You will be astounded at how easy it is to find table-slamming hyperdelicious greatness. It's just about everywhere. You just have to eat around a little, and not just where conventional wisdom sends you. It's great to discover culinary treasure, great to support the good guys. We're here to share and pool such discoveries.

                    Finally, to respond to you, goodbelly: a cuisine can't be good or bad. It's just a matter of who's cooking it. You can write off a cuisine or a neighborhood if you'd like. I don't write off anything or anywhere. I pine for greatness in all realms.


                    1. re: Jim Leff

                      i just came back from seeing ataarjuat/the fast runner
                      (a really great movie, i thought)
                      i came home and read your post mentioning me. it made me think about the foods the inuits were eating in the
                      picture. i'll leave it a that.
                      the late copeland marks (a dear friend of mine)who wrote real cookbooks on world cuisines was always bringing up the subject to me and others on what he thought were the best ones and the worst. it's a matter of taste and then some. it's just an opinion.
                      hasta luegito
                      taste and then some. hasta luegito

                      1. re: goodbelly

                        Yeah, great movie.

                        That sort of older, snobbish outlook on food (entire realms of culinary possibility scornfully and summarily declared beyond the pale) is what this site and a generation of young food lovers rebel against. I read these sorts of sentiments in older food books, and can only wag my head at how different contemporary notions are. Deliciousness is deliciousness.

                        Fifteenth century Inuits (the subject of the film) fed themselves in unthinkably harsh surroundings and bottomless poverty. Sometimes deprivation gives rise to the clever, delicious solutions we call "soul food". But when there's nothing to eat but raw reindeer meat, we're not talking "cuisine", we're talking mere survival. I don't consider plane-crashed-Brazilian-soccer-team-cannibals to be the progenitors of a cuisine worthy of respectful admiration, either. At a certain level, deliciousness is not a factor. I don't think such extreme exceptions justify making assertions that, say, Nicaraguan food sucks or Sri Lankan rules, however.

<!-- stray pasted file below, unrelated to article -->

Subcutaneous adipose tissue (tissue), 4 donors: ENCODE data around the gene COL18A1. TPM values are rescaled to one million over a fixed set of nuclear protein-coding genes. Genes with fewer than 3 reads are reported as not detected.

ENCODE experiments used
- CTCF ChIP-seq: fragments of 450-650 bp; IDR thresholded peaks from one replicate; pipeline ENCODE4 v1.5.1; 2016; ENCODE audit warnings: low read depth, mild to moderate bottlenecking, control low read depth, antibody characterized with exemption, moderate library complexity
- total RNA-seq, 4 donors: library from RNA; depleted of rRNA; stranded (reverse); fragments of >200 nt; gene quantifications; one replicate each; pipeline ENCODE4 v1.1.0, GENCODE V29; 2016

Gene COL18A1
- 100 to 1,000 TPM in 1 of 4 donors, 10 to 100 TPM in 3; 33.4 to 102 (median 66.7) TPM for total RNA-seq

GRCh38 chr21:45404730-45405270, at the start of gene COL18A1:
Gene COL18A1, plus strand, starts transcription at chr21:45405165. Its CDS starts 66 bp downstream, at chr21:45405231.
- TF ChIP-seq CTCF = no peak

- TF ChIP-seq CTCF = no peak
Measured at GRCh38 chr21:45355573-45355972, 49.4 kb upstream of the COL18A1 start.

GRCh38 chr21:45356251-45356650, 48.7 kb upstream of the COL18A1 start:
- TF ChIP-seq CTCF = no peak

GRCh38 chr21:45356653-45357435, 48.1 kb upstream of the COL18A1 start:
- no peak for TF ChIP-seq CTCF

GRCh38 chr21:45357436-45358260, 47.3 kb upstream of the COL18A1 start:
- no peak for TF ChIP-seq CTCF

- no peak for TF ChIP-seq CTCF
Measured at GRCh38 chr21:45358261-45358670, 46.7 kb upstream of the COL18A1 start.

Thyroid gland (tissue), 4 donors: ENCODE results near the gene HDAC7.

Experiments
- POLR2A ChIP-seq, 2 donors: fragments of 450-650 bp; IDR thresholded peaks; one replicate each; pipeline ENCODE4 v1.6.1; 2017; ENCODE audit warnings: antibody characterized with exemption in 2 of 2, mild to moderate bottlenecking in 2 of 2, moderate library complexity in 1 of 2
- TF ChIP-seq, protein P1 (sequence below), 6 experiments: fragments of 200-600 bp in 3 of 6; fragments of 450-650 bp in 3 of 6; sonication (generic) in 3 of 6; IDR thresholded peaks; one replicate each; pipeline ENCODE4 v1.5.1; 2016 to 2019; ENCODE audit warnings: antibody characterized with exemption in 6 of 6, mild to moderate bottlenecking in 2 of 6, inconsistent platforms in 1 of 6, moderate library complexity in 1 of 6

2. re: Jim Leff

                        Whew - that's a lot of commentary. I, for one, do look to my fellow hounds to alert me to both good and bad places. There's nothing worse than getting beat by a bad meal.

                        I have every right to diss a restaurant since I've once owned and operated my own restaurant and helped build hundreds of them over a 25 year career. I do know exactly what it takes to do that correctly - quality food, good service, a financial committment to cleanliness and long hours - there are no shortcuts.

                        There are too many operators who don't want to commit to all those things and they should be singled out as places to avoid. Conversely, we need to recognize and support those that are committed to the industry and know how to run a restaurant the proper way.

                        For you to suggest that we should only dwell on the positives is ridiculous. You want to look at the glass as always half full? That's fine. Me, I want to know exactly where the bad apples are ahead of time so I do not get ripped off in one of their places or in one of their neighborhoods. If that means gets a reputation for being "hard" on operators, so be it. You're not worried about advertising dollars from the business are you?

                        Hounds, we need to hear the good and the bad - If its warranted, keep the negative reports coming! That's my two cents on the subject.

                        1. re: Chuck

                          "For you to suggest that we should only dwell on the positives is ridiculous."


                          That's totally not what I was saying at all. Quite the contrary; we need a rich spectrum of positive and negative opinions on places to make this resource worthwhile.